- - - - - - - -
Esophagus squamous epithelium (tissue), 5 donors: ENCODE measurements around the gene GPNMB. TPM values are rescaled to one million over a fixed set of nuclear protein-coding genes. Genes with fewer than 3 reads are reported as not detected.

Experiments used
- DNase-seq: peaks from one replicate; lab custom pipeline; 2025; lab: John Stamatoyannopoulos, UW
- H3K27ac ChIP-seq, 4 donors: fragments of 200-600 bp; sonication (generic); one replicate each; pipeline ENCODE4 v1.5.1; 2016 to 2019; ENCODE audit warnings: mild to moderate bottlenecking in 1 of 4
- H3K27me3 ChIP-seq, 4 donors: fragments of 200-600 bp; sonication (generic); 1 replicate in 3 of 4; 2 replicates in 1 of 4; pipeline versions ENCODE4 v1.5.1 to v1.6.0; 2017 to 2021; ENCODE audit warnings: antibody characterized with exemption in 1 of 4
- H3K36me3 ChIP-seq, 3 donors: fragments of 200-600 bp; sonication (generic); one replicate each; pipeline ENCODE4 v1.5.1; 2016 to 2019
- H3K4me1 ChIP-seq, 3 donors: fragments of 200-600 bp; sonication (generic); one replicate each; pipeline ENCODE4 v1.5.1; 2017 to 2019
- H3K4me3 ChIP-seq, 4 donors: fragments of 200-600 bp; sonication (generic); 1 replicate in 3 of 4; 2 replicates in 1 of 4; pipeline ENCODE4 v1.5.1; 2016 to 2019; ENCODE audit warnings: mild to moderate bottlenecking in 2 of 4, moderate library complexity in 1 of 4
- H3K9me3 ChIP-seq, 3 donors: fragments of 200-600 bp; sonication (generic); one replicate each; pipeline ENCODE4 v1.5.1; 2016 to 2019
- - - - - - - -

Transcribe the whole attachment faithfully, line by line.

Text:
Esophagus squamous epithelium (tissue), 5 donors: ENCODE measurements around the gene GPNMB. TPM values are rescaled to one million over a fixed set of nuclear protein-coding genes. Genes with fewer than 3 reads are reported as not detected.

Experiments used
- DNase-seq: peaks from one replicate; lab custom pipeline; 2025; lab: John Stamatoyannopoulos, UW
- H3K27ac ChIP-seq, 4 donors: fragments of 200-600 bp; sonication (generic); one replicate each; pipeline ENCODE4 v1.5.1; 2016 to 2019; ENCODE audit warnings: mild to moderate bottlenecking in 1 of 4
- H3K27me3 ChIP-seq, 4 donors: fragments of 200-600 bp; sonication (generic); 1 replicate in 3 of 4; 2 replicates in 1 of 4; pipeline versions ENCODE4 v1.5.1 to v1.6.0; 2017 to 2021; ENCODE audit warnings: antibody characterized with exemption in 1 of 4
- H3K36me3 ChIP-seq, 3 donors: fragments of 200-600 bp; sonication (generic); one replicate each; pipeline ENCODE4 v1.5.1; 2016 to 2019
- H3K4me1 ChIP-seq, 3 donors: fragments of 200-600 bp; sonication (generic); one replicate each; pipeline ENCODE4 v1.5.1; 2017 to 2019
- H3K4me3 ChIP-seq, 4 donors: fragments of 200-600 bp; sonication (generic); 1 replicate in 3 of 4; 2 replicates in 1 of 4; pipeline ENCODE4 v1.5.1; 2016 to 2019; ENCODE audit warnings: mild to moderate bottlenecking in 2 of 4, moderate library complexity in 1 of 4
- H3K9me3 ChIP-seq, 3 donors: fragments of 200-600 bp; sonication (generic); one replicate each; pipeline ENCODE4 v1.5.1; 2016 to 2019